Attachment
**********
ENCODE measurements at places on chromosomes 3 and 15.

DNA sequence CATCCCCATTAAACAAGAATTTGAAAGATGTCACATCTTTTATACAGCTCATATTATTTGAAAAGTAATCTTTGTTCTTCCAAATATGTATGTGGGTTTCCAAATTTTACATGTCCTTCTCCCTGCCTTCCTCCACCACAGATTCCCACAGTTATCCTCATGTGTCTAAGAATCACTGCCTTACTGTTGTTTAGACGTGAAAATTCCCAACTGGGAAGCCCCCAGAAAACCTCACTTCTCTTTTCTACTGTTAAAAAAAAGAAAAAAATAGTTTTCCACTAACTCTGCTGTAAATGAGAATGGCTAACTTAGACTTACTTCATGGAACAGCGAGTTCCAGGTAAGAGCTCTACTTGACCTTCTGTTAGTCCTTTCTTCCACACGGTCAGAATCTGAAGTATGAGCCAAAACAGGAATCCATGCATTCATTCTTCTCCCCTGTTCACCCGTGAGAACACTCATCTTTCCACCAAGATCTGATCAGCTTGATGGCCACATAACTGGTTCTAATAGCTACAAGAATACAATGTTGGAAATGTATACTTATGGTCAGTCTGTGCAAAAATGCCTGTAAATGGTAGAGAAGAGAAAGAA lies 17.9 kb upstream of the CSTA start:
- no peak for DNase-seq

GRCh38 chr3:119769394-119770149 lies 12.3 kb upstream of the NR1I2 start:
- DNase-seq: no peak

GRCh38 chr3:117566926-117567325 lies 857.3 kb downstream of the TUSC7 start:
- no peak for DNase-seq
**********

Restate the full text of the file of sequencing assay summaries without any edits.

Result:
ENCODE measurements at places on chromosomes 3 and 15.

DNA sequence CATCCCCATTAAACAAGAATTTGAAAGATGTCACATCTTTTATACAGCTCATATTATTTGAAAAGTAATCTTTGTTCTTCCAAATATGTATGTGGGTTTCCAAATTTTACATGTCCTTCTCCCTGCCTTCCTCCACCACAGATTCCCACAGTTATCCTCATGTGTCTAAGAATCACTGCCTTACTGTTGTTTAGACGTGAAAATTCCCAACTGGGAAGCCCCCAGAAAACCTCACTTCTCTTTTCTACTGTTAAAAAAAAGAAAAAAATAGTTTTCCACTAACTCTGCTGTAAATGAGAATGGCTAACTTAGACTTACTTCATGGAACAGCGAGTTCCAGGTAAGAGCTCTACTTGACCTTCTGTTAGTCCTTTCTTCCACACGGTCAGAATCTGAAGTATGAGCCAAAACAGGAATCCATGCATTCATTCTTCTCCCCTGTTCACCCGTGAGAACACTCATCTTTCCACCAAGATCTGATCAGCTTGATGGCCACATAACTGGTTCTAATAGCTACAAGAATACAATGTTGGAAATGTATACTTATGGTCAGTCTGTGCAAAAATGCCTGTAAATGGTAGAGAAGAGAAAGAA lies 17.9 kb upstream of the CSTA start:
- no peak for DNase-seq

GRCh38 chr3:119769394-119770149 lies 12.3 kb upstream of the NR1I2 start:
- DNase-seq: no peak

GRCh38 chr3:117566926-117567325 lies 857.3 kb downstream of the TUSC7 start:
- no peak for DNase-seq